Jay gave me a lift to the train station in his GENRE-mobile. We hugged good-bye as well as possible from the front seat of a car, and I thanked him for the visit and ride.
As I entered the Union Station Amtrak Depot, a voice made some sort of announcement over the station's speakers. I had a feeling I didn't want to know what the announcement was about, as the only words I heard clearly were "delayed over four hours." I sauntered to the boarding podium hoping that if I believed hard enough I could hop onto the homeward-bound train. But denial isn't a Pegasus Ranger tool, or at least it doesn't work with Amtrak, and I had a choice between waiting for a much later train or taking a bus back home. If the restaurant attached to the station had been open and if it hadn't meant getting home around 1 AM, I would have waited.
Most of the passengers in line to board had a resigned look, but no one appeared to be especially cranky. The Amtrak bus wasn't so bad, but it didn't have a table to work on and it didn't have a whole lot of space in which to stretch. Still, everyone found seats. The bus was not as crowded as I feared it would be, and I had the luxury of storing my heavy bag on the seat next to me.
The bus launched into Interstate traffic. In front of us, a river of red lights. On the driver's side, a river of white lights. It was dark, and I wasn't expecting to see much anyway, but the trip on the interstate seemed more ordinary than the morning's interstitial journey along feral yards, pastures, and building posteriors.
The bus driver announced the reason we were "riding wheels of rubber instead of steel" was that someone in Seattle had been struck by a freight train and the authorities had shut down the rails. I hoped the person was okay and wondered how many people's lives had taken a different branch as a result of one person's encounter with one coal train.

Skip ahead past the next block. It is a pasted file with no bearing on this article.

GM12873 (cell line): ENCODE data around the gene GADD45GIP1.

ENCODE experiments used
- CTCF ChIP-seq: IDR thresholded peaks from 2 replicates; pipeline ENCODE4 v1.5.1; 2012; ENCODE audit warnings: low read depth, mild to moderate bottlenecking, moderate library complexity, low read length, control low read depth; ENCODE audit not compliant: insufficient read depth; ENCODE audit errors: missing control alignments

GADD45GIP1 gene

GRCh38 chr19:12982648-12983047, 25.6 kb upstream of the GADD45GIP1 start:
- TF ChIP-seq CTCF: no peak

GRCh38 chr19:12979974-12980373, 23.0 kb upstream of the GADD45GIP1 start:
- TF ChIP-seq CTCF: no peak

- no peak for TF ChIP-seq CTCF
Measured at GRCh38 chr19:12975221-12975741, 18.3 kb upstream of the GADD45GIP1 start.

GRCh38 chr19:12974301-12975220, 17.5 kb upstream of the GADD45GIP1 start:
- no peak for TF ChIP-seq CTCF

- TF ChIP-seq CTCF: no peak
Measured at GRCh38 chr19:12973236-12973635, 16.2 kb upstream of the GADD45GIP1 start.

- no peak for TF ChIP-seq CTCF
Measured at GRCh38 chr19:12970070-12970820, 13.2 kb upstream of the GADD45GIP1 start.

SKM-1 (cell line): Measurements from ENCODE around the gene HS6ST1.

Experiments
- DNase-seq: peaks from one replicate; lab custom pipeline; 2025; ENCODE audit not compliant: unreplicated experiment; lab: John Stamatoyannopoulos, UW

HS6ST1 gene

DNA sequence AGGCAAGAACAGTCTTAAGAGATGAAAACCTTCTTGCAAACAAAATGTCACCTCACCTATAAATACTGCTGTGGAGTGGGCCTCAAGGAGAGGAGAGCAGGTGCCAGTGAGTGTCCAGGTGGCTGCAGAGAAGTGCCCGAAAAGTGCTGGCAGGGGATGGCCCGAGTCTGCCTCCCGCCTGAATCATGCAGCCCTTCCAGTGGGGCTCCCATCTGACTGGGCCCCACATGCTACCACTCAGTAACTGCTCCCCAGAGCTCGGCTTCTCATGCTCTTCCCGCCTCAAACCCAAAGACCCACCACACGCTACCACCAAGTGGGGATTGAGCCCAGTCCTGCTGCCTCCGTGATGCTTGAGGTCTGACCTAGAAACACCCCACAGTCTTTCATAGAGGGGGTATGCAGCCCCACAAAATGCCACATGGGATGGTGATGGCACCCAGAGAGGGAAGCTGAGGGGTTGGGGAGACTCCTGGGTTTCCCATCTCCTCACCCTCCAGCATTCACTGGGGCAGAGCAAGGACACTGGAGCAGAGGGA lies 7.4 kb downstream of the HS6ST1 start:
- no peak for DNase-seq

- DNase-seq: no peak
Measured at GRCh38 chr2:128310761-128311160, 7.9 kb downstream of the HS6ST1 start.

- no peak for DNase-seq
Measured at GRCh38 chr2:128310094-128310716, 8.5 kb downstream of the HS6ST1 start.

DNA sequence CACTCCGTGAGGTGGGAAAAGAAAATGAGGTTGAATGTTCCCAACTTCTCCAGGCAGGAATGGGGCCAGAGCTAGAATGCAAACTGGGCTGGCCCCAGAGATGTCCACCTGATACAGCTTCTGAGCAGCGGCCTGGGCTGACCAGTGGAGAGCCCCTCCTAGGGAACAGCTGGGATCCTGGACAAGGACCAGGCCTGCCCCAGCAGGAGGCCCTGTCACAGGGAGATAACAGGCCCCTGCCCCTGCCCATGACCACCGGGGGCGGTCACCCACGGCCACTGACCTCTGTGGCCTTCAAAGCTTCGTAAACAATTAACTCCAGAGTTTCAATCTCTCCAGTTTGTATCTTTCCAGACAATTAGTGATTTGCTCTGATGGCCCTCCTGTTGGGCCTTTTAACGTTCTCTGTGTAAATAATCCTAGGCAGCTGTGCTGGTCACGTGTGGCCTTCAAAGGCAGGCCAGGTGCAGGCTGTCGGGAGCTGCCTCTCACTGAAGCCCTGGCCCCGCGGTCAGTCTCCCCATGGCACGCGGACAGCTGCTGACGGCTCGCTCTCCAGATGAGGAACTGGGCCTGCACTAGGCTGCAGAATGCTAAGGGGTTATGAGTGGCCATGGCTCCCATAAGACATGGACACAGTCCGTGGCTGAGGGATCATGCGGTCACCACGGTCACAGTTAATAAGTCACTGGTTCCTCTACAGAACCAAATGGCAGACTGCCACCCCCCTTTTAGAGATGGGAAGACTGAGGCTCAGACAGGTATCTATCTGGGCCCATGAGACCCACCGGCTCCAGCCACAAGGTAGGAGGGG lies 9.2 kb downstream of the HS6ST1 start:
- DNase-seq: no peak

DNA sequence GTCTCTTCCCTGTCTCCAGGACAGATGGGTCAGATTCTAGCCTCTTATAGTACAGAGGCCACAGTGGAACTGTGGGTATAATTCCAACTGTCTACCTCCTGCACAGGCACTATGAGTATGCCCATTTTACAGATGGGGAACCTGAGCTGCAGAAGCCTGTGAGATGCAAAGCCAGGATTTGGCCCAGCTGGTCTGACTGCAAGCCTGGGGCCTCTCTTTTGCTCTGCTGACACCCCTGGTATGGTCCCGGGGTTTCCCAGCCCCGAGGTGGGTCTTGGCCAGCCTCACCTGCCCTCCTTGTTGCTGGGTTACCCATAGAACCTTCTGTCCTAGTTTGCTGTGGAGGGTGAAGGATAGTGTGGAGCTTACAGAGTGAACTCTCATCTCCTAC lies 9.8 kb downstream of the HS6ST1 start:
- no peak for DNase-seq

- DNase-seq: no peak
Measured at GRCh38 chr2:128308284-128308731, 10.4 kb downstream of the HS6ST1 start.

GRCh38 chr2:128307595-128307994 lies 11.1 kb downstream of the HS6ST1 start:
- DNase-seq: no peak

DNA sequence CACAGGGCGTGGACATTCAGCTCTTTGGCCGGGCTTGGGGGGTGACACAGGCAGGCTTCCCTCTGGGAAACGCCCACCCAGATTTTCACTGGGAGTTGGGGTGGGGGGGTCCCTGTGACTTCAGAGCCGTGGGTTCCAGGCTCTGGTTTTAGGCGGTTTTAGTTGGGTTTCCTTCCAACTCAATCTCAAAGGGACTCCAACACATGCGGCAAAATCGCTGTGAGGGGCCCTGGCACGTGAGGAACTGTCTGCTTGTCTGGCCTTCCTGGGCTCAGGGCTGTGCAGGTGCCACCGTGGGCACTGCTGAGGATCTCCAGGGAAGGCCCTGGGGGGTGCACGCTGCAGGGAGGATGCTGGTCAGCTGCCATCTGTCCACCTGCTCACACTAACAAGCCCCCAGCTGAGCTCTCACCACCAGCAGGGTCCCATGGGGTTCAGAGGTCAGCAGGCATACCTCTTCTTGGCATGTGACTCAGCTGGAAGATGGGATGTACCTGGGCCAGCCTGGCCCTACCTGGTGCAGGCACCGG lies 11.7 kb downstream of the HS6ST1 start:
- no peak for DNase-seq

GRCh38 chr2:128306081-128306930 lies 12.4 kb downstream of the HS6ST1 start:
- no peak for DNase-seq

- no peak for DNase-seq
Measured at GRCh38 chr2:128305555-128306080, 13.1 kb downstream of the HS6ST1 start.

I pulled out my blank sketch book, compass, and straight edge. I wanted to inaugurate the book during the trip, and how better than to construct a pentagon using Euclid's Method. The dim light inside the bus made accurate placement of the compass difficult. Also, I made my initial circle too wide, and when I tried to bisect it, the top point for the bisecting line was off the page; so I had to use the hole in the circle's center from where the compass point had poked through the paper instead. Because of the missing referent, little errors added up. The resulting pentagon was a little off -- the bottom points in its base were too close to each other, and the inscribed pentagram was skewed a bit to the right.
I consoled myself with the knowledge that I've used the method successfully before. And maybe Art could rescue Craft. It wasn't something that a little color and some creative pencil use couldn't mask: I constructed a Penrose Dart and Kite using the pentagon, shaded them with red and blue colored pencils, and labeled one of the ratios for one to phi.
The bus pulled in front of the Salem Train station. I noticed two white, humongous, Beaux-Arts globes suspended from the ceiling and illuminating the station's interior. The spheres were sectored into meridians and latitudes by a metal frame. I couldn't tell if they were made up of little flat rectangles of white glass, or if the glass was curved. Outside, flanking the station's entrance, were two electric, low-energy fluorescent bulbs; the glass globes around these lights were one piece, sandblasted to mimic the grids on the larger lights inside. I wondered if the outside lights used to be miniature versions of the larger globes within -- they seemed to be a retrofit, and I sensed a story.
I wished there had been time to get out and snap photos as the bus pulled out of the parking lot; but traveling by bus was slower than by train, and getting out at every stop would have made the journey about an hour longer.
At last I saw the familiar lights of Eugene, the most prominent being a red neon 5 inside a circle by the fifth street market. The bus made a few zig-zags around a mostly empty downtown, through a dark restaurant parking lot (the restaurant features meals served in decommissioned railway dining cars) and stopped in front of the Eugene Station.
We dispersed. Some of us walked up Willamette Street and were lost in shadows. Some of us climbed aboard taxis. I walked through a round-about and past its milliarium, an octagonal stack of spiraling black and white tiles. It's too dark to clearly see the curled bars of the directional vane on top of the column, which looks like a sleeping cast-iron flower.
I was almost home.